Can the XE finally establish Jaguar in the hottest sector of the premium car market? Ray Hutton considers the issues.
I had worried about the Jaguar XE. A small group of journalists were given the opportunity to drive pre-production cars a couple of months ahead of the sales launch. I was not among them but I know and respect some of those involved and, reading between the lines of their reports, I concluded: dynamics and road behaviour up to Jaguar’s high standards; new diesel engine unimpressive and not as refined as the competition’s.
Letting outsiders critique unfinished cars is a risky business. In my experience, if there is something mechanical below par on a pre-production car, it will be the same in the final version. The manufacturer always says that any issues will be fixed before cars reach the showrooms but they rarely are: usually, it is simply too late to make any significant changes. We can make allowances for things like ill-fitting or wrongly textured trim, as these may not be from production tooling, but in most cases, the way it goes, sounds, and drives is the way it is going to be.
Having now driven the definitive product, I am pleased to say that, this time, Jaguar seems to be the exception. My feeling, confirmed by the test reports published so far, is that the all-new XE, and its all-new Ingenium diesel engine, meet all the maker’s targets and that it is a worthy rival for the German premium trio of BMW 3-series, Mercedes C-class and Audi A4.
Those launch reports came as a great relief to Jaguar Land Rover, which has now decided not to allow access to pre-production models in future programmes. But for the XE it was desperate to keep the momentum going, following the GBP3m launch event last September. Then, projecting the rather corny ‘FeelXE’ slogan, it made an all-out lunge for the youth market, with Emile Sandé performing a specially-written song on a barge on the Thames in the centre of London and a James Bond style-dash down the river with the car on the deck of a high-speed powerboat. The message was: ‘This is not your father’s Jaguar’.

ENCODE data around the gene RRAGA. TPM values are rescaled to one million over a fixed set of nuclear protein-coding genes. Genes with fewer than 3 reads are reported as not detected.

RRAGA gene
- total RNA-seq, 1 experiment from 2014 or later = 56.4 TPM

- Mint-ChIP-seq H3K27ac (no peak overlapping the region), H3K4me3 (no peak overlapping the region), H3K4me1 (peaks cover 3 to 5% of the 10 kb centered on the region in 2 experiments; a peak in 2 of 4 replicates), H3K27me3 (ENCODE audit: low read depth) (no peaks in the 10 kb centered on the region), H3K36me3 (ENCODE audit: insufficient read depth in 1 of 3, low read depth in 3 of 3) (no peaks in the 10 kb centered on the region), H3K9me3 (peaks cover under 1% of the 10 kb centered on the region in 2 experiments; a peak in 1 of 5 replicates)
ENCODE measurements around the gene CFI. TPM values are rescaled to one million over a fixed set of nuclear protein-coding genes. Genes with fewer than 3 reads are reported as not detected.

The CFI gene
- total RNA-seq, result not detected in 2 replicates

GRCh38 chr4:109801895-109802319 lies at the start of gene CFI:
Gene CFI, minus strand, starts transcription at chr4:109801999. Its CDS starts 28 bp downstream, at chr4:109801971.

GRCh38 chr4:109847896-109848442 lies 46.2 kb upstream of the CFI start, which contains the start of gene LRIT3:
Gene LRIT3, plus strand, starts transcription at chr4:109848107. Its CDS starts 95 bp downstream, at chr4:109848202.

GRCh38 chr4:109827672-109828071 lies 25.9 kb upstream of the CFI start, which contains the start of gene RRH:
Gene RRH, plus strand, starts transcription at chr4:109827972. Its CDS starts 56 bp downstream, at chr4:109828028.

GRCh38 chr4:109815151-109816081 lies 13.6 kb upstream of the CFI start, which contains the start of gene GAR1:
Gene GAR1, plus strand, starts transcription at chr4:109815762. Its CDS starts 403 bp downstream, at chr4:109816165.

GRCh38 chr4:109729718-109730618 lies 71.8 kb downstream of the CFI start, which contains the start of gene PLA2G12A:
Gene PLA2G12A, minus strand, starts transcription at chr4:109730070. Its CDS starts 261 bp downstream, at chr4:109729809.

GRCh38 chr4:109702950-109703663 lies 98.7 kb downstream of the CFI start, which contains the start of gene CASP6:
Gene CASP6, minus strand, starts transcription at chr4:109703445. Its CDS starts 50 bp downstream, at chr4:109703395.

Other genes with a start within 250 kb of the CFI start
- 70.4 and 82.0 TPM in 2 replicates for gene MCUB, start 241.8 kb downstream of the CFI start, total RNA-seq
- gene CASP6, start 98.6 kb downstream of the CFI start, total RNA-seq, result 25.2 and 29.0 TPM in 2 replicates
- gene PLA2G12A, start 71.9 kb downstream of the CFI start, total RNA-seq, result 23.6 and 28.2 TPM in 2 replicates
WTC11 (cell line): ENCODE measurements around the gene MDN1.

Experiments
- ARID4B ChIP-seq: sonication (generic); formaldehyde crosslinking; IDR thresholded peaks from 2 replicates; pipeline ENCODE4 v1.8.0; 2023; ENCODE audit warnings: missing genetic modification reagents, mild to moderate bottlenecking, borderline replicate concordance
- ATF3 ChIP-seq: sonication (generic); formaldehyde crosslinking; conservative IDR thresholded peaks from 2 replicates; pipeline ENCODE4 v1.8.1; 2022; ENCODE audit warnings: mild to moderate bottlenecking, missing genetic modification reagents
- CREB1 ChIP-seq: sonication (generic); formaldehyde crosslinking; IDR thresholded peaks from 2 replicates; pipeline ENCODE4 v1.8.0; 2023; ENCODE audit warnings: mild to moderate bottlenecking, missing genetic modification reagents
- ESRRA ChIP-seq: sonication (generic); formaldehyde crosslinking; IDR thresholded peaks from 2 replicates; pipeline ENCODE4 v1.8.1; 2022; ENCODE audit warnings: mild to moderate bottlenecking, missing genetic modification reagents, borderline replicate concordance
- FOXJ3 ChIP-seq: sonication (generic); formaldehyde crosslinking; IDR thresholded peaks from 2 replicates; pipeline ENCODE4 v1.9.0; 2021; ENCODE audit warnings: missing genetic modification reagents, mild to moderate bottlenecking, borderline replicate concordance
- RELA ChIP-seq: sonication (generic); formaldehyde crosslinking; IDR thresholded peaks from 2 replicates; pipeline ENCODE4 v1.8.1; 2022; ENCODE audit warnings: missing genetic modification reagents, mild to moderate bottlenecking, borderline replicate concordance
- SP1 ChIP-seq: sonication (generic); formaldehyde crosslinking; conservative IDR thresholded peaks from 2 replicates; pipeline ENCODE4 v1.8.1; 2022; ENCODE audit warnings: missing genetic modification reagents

JLR is acutely aware of the reaction to the X-Type, its venture into the compact saloon market in the Ford era. Conventional wisdom is that the X-Type was not a success because it was perceived as a Ford Mondeo in Jaguar clothes. But evidence from competitors – like the best-selling Audi A3 being a restyled VW Golf – suggests that most buyers have little concern for the source of the engine and driveline. The real problem for the X-Type was its traditional styling, from which even Jaguar devotees were turning away, and launching with 2.5 and 3 litre V6 petrol engines when the market was moving to four-cylinder diesels.
This time, Jaguar meets its rivals head-on, with a rear-wheel drive saloon the same size as the BMW 3-series and Audi A4 and the emphasis for European markets on the 2-litre diesel engine. Although its designers insist that the XE makes an individual statement, there is even a similarity in style with the best-selling Germans. And, of course, it had to match them on price.
So the fundamentals are there. Although there is something of a risk in launching a new car with a new engine, from two new factories, we can hope that the XE proves reliable and avoids the kind of teething problems of Jaguars of old. It now comes down to consumer choice. Even with five-star reviews, it remains to be seen whether the thrusting young business-men and -women will be tempted away from their BMWs and Audis.